One of the most common requests I receive from clients when designing gardens is to ensure that the planting (amongst other things) is low maintenance. Most of us have busy working lives and don’t have the time for our gardens that we would like to have. As a result, many clients ask for borders to be made as narrow as possible. This is a great shame as it is very hard to design planting with interesting gradations in height and with a beautiful mix of varied forms, textures and colours in a border that is no more than one plant width wide. In addition, with narrow borders there is always the risk of plants flopping over paths and lawns.
But perhaps a bigger issue for us designers is where clients ask for borders to be removed, or restricted to the perimeters of the garden. This is because the shape, size and location of borders are vital design tools in terms of adding interest and structure. For example, by widening and narrowing borders, we can give a nice shape to a lawn; they are really useful for defining routes on and off a path or patio, and they can add real interest in a garden – there is something mystical about walking along a path in the middle of planting and emerging somewhere different.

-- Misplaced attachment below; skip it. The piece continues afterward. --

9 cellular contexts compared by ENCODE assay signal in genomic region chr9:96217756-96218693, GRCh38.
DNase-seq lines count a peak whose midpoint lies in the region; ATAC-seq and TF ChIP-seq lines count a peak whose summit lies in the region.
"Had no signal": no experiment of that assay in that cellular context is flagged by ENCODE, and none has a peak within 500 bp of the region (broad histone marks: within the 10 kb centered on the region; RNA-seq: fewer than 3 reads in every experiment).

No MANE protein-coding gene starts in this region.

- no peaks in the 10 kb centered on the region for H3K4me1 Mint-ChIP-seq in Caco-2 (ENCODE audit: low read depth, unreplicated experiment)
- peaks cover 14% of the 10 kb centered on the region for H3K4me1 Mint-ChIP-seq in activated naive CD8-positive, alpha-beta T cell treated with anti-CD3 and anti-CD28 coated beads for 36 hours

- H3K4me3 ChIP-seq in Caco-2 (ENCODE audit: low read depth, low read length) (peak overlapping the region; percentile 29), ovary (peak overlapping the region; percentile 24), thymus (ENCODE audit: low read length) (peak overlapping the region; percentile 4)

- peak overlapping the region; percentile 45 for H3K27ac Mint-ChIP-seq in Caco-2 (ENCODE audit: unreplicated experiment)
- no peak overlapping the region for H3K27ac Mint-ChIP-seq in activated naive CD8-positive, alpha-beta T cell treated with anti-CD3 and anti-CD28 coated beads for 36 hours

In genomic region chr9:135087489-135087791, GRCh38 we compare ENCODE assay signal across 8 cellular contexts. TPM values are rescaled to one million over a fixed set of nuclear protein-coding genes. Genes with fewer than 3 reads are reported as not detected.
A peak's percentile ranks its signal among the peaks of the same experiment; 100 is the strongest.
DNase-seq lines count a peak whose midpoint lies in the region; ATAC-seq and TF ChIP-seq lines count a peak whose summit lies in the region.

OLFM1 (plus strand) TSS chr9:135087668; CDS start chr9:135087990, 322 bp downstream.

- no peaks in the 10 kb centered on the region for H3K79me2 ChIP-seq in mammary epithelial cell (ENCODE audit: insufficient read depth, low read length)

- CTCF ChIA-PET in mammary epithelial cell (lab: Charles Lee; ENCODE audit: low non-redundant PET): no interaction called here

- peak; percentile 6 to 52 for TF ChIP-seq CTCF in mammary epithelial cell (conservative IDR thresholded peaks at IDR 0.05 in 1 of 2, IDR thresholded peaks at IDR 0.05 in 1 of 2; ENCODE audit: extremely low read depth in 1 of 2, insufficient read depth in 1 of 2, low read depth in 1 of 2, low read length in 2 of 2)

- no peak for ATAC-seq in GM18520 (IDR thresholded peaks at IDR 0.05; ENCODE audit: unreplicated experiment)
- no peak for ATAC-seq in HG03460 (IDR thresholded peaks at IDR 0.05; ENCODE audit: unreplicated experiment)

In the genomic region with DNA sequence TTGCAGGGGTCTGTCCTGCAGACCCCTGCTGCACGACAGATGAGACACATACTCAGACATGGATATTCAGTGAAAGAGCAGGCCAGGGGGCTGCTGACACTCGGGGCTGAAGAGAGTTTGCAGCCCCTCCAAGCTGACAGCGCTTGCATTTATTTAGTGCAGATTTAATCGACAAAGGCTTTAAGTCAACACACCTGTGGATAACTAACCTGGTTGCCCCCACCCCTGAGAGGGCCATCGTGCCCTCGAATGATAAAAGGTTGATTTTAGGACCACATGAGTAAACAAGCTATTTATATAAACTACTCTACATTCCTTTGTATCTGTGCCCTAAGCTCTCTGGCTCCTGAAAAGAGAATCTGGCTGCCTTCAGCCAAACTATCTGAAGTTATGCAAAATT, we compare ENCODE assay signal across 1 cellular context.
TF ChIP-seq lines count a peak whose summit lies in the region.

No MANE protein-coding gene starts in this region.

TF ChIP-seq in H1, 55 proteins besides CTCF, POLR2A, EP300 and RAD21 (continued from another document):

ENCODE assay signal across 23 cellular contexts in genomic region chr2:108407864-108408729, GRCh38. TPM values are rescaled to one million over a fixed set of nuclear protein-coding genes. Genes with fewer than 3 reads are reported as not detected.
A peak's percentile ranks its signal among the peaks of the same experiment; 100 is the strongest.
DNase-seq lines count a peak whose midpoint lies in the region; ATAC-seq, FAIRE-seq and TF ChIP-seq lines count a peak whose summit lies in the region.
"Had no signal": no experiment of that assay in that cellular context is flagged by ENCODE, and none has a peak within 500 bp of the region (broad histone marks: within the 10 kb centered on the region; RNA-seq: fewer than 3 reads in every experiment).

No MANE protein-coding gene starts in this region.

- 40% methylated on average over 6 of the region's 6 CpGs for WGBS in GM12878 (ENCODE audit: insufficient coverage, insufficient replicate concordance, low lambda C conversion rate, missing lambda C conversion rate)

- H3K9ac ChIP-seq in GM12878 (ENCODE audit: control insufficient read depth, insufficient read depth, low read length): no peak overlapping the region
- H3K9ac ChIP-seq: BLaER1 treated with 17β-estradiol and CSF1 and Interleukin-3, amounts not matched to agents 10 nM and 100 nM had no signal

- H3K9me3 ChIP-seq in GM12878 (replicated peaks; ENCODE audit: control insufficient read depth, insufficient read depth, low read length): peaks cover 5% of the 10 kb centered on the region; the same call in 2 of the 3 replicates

This was clearly demonstrated in a garden we recently landscaped in Binfield.
Notice in the photos below how the border along the winding path defines routes on and off the lawn. The border also houses the climbers for the arches, but the rest of the planting is intentionally low, so that while anyone sitting on the bench will feel away from the rest of the garden, they can also see over the planting and back to the glade like patio areas.
Also note how the borders around the patios define the ways on and off the patios. The planting here also subtly provides a bit of a physical / visible barrier – useful when (as here) there is a small step down off the patio:
Finally, see how the shaping of the borders is an integral aspect of the curving lawn shape, helping to unify the entire garden:
So, don’t be in too much of a hurry to remove or reduce the size of those borders. Borders might need a bit of weeding, but they give so very much.